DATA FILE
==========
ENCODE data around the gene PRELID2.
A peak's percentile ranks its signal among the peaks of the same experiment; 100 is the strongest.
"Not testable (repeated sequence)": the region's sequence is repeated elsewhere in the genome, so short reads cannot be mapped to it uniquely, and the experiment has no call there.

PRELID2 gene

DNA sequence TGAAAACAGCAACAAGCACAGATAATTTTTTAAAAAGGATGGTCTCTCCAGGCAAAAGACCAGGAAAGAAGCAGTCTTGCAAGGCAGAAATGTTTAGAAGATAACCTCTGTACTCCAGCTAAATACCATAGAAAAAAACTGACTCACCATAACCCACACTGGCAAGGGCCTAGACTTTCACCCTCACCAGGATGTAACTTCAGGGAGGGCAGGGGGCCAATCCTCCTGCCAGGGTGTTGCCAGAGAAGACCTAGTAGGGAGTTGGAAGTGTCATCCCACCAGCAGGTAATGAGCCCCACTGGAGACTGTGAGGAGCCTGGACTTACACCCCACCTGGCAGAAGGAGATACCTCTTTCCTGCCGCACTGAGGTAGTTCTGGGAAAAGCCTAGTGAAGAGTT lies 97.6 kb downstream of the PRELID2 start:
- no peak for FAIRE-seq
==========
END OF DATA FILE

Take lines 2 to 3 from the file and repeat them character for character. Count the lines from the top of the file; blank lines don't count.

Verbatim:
A peak's percentile ranks its signal among the peaks of the same experiment; 100 is the strongest.
"Not testable (repeated sequence)": the region's sequence is repeated elsewhere in the genome, so short reads cannot be mapped to it uniquely, and the experiment has no call there.